The Woman in Black is somewhat Christmassy, I did it for GCSE and we saw the scary TV serial during lessons.

  16. Sylvain Chomet’s The Old Lady and the Pigeons is a seriously bent 20-minute cartoon from five years before The Triplets of Belleville with a Christmassy ending.

    A Christmas Cracker is a short on one of those Norman McLaren DVDs.

    I’ll second that segment of Renoir’s Petit Theatre.

    Is “Susan Slept Here” a Christmas movie? I know it has a scene.

    The Long Day Closes is not a Christmas movie except for one scene, but I first watched it on new year’s day and it seemed emotionally season-appropriate.

    Ruiz’s Dog’s Dialogue is definitely not a Christmas movie, but has two Christmas scenes, and I relish any opportunity to mention bring it up, since it’s one of my favorite short films.

    How about Kenneth Anger’s Fireworks?

    Not doing too well here…

  17. That’s a damn fine selection! I’d forgotten all about Dogs’ Dialogue’s seasonal component.

    I wonder if Susan Slept Here began under the influence of Remember the Night? It certainly seems to feed into Bachelor Pad.

  18. I have a hard time finding a precode era film with a whiff of a Christmas theme. Barbara Stanwyck parked in the middle of nowhere during winter in The Purchase Price is about as close as I can get, and that’s really bending the definition. Maybe the Depression has something to do with that, too. There must be one I’m forgetting. Even an anti-Christmas one will do.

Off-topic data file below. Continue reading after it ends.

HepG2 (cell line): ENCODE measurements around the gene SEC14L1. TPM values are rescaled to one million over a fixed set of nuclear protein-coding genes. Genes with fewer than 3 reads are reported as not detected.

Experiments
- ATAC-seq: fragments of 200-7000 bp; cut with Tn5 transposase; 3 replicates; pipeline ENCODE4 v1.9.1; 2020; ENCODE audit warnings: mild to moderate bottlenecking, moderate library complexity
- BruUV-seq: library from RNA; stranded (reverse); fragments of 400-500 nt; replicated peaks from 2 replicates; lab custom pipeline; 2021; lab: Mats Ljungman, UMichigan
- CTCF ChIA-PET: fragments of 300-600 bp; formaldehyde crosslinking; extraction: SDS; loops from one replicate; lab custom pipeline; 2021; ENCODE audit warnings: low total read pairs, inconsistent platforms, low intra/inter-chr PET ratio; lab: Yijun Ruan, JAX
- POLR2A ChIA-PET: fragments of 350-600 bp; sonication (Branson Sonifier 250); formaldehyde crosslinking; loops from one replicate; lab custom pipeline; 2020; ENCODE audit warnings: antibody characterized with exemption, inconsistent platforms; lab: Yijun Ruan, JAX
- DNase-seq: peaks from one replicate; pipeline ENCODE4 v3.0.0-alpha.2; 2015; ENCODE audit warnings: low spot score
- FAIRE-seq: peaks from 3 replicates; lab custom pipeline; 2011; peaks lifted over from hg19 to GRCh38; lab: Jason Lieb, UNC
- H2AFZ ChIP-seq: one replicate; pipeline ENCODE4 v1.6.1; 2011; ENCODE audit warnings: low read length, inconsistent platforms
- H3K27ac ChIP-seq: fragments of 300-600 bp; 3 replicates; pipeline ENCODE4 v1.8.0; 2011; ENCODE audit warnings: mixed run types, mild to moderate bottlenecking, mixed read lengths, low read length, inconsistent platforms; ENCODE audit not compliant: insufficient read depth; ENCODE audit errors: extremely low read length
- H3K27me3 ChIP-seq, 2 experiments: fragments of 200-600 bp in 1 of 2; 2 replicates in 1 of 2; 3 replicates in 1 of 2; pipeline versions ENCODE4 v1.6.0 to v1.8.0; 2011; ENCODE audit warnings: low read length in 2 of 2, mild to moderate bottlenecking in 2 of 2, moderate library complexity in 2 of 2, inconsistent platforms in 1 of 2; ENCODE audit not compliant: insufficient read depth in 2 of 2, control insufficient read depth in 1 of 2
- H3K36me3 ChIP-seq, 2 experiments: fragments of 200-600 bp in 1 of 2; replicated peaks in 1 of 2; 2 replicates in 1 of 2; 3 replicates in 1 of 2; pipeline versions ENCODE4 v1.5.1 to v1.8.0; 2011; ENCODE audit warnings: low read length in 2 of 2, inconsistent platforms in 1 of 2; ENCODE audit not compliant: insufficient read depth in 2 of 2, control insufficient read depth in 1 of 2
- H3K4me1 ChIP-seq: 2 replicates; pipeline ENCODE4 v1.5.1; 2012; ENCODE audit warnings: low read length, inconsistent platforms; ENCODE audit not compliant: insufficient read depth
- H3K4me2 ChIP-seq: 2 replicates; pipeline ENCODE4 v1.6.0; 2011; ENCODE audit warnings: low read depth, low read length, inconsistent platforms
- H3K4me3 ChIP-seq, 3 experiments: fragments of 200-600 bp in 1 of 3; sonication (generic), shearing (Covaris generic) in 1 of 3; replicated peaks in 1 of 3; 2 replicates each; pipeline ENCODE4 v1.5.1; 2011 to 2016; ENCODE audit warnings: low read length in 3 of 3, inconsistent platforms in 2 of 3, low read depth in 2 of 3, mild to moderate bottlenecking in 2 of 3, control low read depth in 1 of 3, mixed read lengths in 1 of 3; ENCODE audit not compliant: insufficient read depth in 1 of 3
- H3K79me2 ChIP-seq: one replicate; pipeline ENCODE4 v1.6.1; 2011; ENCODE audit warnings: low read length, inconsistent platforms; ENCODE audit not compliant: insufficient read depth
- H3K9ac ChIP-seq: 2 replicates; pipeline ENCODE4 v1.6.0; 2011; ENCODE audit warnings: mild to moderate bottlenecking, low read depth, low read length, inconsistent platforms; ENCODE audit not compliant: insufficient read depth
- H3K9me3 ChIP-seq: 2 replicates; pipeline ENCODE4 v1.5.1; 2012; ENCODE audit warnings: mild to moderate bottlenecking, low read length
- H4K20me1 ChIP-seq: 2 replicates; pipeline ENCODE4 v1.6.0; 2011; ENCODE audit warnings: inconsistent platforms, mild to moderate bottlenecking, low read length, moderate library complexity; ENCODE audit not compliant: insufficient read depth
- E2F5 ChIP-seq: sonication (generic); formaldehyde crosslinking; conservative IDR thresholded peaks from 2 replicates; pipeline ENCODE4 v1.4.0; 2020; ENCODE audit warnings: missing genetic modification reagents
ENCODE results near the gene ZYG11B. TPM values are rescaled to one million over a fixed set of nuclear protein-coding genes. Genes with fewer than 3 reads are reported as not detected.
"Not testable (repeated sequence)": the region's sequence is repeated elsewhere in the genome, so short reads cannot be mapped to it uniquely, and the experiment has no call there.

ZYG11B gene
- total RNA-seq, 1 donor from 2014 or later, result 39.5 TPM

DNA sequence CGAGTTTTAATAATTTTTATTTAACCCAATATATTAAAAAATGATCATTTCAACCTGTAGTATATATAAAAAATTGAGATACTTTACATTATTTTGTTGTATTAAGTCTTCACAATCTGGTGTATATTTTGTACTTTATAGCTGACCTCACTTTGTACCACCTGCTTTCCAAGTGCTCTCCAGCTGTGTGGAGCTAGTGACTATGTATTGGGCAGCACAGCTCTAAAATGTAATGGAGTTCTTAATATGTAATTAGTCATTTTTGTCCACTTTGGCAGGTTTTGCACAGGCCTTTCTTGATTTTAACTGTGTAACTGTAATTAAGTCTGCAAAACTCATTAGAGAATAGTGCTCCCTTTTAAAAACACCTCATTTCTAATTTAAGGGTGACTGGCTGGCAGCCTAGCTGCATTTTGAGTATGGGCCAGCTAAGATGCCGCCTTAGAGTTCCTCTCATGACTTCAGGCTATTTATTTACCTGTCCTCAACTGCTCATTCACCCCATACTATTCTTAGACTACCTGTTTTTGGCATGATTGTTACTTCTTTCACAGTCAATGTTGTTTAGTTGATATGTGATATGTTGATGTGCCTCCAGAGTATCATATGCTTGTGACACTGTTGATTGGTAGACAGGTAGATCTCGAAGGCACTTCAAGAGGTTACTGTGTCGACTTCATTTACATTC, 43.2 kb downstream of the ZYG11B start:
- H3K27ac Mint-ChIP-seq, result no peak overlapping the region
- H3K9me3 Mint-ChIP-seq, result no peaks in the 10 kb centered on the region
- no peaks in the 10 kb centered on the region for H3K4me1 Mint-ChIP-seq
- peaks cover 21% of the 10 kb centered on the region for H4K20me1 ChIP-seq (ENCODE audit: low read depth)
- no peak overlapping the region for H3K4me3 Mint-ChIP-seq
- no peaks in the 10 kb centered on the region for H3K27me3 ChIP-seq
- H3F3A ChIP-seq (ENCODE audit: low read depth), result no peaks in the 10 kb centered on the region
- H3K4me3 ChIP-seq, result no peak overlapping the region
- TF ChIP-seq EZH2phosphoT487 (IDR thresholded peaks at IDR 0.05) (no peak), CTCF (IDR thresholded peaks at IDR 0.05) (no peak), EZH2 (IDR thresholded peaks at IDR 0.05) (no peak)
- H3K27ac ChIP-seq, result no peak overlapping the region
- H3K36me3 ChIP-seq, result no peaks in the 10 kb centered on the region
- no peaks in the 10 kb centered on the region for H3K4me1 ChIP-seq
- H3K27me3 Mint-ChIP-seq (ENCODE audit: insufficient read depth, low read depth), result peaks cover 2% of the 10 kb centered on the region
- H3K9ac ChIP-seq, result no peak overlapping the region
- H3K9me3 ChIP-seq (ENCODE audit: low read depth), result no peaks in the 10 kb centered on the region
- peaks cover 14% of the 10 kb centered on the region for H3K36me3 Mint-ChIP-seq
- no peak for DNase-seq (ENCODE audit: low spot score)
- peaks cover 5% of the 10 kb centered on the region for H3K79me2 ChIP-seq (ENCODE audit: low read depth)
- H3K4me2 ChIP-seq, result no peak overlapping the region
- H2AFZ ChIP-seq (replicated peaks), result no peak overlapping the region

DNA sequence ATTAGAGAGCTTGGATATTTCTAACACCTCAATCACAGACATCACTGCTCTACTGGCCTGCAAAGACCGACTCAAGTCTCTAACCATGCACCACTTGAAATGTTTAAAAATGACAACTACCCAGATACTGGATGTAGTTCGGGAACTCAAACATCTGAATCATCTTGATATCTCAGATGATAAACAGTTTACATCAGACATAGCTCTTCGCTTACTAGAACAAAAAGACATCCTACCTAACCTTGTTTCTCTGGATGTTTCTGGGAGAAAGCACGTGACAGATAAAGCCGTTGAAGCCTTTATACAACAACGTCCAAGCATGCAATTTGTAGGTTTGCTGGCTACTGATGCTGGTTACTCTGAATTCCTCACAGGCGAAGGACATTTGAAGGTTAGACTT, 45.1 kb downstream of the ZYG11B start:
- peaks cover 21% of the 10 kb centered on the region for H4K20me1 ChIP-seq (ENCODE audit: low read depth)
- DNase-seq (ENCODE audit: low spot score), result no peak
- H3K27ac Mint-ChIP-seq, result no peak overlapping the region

19. Well, I’m not being alternative at all … boring old me! I shall be watching Dean Spanley, The Dead and Alistair Sim’s Scrooge, and I’ll be quite happy with that little lot thank you very much! I suppose I could fit The Shining in there somewhere for sheer perversity, but you know what, I shan’t!
    Have a good time everyone, Merry Christmas x

  20. You too! You have a pretty good selection there.

    Hmm, pre-code Christmases… you’d think at least MGM would jump in there…

  21. La Faustin Says:

    Well, 24 HOURS is snowy

  22. La Faustin Says:

    Hey, so is NIGHT WORLD! Simply ignore the gangland rubouts in the drifts, and you’ve got an old-fashioned White Christmas!

  23. With red splashes. Those certainly make a beautiful matched pair…

  24. Tony Williams Says:

    On Christian-Jacque’s happy ending, you have to remember that this is a film made under the Occupation and maybe expressing a feeling for an appropriate historical ending that will happen in the next few years. Nonetheless, it is an interesting film.

  25. Alas, poor Harry Baur never lived to see it. Another reason to enjoy the film: a Jewish Santa.

  26. I hadn’t come across Someone to Remember, and it sounds absolutely great, so I’m planning that Christmas Siodmak double bill right now!

  27. Terrific! Someone to Remember is also further evidence of how strangely useful Peter Lawford could sometimes be. But don’t let that put you off!

  28. Thanks to your recommendation, the wife and I enjoyed L’ASSASSINAT DU PERE NOEL on Christmas night – very enjoyable.

  29. I’m so glad! Our Chistmas eve treat was Beyond Tomorrow, which will go on next year’s list of recommendations. Not as good as Pere Noel, but very enjoyable.